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What Are Canada’s Laws Regarding Athletes and Head Injuries?

Published on Jul 11, 2019 at 2:14 pm in Brain Injury.

Scans of a human brain

As any athlete will tell you, injuries are typically a part of participating in any sport. They can happen during practice, at a training facility, in a school gym, or on the field or court. While the majority of injuries can be easily treated, there are those, like concussions, that can compromise an athlete’s ability to function or be life-threatening.

High-impact sports like football and hockey can easily result in a concussion if a player sustains a blow to the head. Even a minor hit can be enough to cause the brain to make contact with the skull. It’s important for athletes, coaches, and others to be aware of concussions and their impact. While there aren’t many Canadian laws regarding athletes and head injuries in British Columbia, there are some regarding youth sports.

Concussions in Youth Sports

According to the Canadian Paediatric Society, young athletes are the most susceptible to concussions. The majority of sport-related head injuries happens in individuals younger than 20 years of age. In response to the increased danger, the Concussions in Youth Sports Safety Act was established in 2011.

The Act recognizes the importance of protecting young brains, so a multi-part process was established for coaches, parents, and athletes to follow. The following is enforced by the Lieutenant Governor in Council:

  • Youth sports organizations are required to adopt or develop guidelines that can be used to educate coaches, athletes, and their parents or guardians of the risks of a head injury, including the dangers of continuing to play after sustaining a concussion.
  • A concussion and head injury information sheet has to be signed on a yearly basis by the youth athlete and their parent/guardian prior to the initial practice or competition in a high-risk sport.
  • If it’s suspected a child has sustained a concussion or head injury while participating in a sport, they must be moved from the competition or practice immediately.
  • Once the athlete has been removed from play, they are not allowed to return until they’ve been evaluated by a licensed health care professional who is trained in evaluating and managing concussions. Once the health care professional has cleared them, they can return to the game.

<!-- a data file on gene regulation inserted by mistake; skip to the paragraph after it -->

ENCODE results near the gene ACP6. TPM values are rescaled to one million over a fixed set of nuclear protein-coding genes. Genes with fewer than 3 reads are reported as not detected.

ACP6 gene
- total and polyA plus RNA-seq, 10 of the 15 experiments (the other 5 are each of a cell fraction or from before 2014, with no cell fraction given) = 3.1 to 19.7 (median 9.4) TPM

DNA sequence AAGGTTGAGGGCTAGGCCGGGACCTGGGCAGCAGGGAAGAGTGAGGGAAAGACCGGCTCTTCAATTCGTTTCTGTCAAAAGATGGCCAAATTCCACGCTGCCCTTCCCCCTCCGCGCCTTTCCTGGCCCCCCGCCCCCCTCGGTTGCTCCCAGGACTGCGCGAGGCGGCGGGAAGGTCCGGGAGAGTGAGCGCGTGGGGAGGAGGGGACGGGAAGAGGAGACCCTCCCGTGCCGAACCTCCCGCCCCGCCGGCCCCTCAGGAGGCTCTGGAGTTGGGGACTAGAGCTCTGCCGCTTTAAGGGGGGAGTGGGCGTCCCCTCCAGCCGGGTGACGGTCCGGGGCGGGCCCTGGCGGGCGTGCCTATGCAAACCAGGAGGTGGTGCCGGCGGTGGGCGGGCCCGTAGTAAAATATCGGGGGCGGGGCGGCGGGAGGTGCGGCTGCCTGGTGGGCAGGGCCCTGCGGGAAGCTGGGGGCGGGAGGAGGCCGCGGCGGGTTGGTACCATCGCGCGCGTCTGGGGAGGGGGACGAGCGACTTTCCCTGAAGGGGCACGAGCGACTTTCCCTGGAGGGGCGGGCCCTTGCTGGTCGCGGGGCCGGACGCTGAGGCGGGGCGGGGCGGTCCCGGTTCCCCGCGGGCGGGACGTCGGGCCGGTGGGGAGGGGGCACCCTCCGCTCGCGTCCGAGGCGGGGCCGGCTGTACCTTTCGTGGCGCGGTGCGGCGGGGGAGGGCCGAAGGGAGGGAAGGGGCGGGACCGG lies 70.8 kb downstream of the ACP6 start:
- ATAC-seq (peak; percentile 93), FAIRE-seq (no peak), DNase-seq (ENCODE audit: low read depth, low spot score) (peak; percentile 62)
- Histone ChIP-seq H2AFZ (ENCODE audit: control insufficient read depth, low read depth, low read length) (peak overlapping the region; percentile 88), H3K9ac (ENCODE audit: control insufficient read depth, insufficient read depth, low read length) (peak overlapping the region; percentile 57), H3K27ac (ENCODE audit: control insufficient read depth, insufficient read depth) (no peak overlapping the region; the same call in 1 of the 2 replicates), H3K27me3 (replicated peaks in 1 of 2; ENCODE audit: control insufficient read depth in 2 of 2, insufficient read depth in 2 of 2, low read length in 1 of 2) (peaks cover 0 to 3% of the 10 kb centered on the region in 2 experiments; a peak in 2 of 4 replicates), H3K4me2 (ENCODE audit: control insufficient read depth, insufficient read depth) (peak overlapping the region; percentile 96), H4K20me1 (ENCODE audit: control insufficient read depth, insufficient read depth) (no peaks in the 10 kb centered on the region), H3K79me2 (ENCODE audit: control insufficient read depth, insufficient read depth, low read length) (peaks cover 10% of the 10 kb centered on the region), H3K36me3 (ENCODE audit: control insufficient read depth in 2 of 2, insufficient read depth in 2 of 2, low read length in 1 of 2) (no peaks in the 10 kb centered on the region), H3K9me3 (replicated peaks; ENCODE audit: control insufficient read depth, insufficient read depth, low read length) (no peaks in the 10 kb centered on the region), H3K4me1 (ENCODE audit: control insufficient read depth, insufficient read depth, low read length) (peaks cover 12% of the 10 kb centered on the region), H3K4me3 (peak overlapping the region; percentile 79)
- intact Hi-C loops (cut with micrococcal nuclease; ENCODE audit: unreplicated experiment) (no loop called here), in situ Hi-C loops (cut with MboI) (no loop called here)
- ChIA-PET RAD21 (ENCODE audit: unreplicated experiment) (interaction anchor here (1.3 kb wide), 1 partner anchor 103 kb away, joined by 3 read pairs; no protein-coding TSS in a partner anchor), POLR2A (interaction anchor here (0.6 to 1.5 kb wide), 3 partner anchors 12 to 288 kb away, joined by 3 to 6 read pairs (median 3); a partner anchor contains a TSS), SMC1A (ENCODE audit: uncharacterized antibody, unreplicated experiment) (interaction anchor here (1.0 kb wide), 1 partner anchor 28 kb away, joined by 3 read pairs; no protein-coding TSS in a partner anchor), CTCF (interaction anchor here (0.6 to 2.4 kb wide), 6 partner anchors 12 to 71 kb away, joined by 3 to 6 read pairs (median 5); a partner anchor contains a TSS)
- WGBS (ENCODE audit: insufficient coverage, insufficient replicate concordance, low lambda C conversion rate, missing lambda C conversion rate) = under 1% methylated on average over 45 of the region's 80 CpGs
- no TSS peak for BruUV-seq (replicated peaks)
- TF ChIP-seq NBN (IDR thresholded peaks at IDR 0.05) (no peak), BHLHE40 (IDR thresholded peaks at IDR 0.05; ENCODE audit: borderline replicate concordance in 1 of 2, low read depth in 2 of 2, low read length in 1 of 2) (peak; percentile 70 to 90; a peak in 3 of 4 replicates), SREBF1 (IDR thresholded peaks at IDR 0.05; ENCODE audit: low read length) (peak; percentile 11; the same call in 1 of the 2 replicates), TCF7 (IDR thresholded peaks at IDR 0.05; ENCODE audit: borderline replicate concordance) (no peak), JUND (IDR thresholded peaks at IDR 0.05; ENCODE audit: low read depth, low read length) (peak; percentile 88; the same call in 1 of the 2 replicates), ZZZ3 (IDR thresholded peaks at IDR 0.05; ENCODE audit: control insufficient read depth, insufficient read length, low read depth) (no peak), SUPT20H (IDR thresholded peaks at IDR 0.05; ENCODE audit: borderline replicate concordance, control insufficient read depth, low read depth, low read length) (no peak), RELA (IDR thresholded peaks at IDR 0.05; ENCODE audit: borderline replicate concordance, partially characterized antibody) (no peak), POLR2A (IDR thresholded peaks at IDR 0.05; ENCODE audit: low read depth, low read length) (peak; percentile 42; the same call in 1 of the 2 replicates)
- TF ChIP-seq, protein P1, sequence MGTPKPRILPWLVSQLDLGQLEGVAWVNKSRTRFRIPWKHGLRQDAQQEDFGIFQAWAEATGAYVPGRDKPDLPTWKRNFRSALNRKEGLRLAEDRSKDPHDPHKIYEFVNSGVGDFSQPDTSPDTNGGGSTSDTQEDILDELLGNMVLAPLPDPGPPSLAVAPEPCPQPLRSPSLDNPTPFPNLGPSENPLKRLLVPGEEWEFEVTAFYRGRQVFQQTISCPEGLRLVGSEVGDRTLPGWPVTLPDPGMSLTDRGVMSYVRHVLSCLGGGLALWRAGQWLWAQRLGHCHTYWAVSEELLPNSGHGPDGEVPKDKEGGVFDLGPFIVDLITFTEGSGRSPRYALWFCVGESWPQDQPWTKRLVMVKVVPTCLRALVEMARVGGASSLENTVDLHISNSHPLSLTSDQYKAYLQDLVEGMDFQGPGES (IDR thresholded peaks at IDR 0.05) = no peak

Safety and Injury Prevention Resources

While there are currently no other laws pertaining to concussions in sports in British Columbia, there are a number of safety and injury prevention resources for all ages. BC recognizes the health and social benefits that come from playing a sport. The goal of their resources is to create a safer environment for all athletes. The resources that apply to concussion prevention and treatment include the following:

  • Safety and Recreation Injury Prevention. This program encourages athletes to learn about the risks involved in their sports, how to manage those risks, and how to make healthy choices to prevent injury. They provide the Physical Activity Line, which is a free counseling service for British Columbians that provides information about exercise and fitness, regardless of age or health status.
  • CATT Online – Concussion Awareness Training Tool. CATT Online was developed by the BC Injury and Prevention Unit. They partnered with BC Government, BC Children’s Hospital Foundation, Child Health BC, and others to provide free resources for parents, coaches, educators, players, and health professionals on how to manage sport-related concussions.
  • Active & Safe Central. This resource is for youth and adults who engage in sport and recreational activities. Developed by the BC Injury Research and Prevention Unit, Active & Safe Central provides information on common injuries, risk factors, and injury prevention for typical activities.
  • SportMedBC. This is a professional nonprofit society that promotes leadership, public awareness, and education in the areas of sport training, science, and medicine. While they provide education on a number of areas, they have a focus on injury prevention and treatment.

The Need for More Concussion Laws in British Columbia

While the laws focusing on youth concussions are important, it’s crucial to note the lack of laws and regulations protecting professional athletes. While steps have been taken to improve and standardize concussion education and care, there are currently no laws that exist to protect adult athletes when they sustain a sports-related concussion. Because of this, teams and coaches are not always as cautious as they should be when it comes to protecting players from head injuries.

When an athlete sustains repeated concussions over time, they are at a greater risk for serious condition. In order to pay for medical bills and to promote change in the sports community, injured athletes can take legal action. At Wishart Brain & Spine Law, our lawyers present those looking to file concussion-related claims. Contact us for more information.

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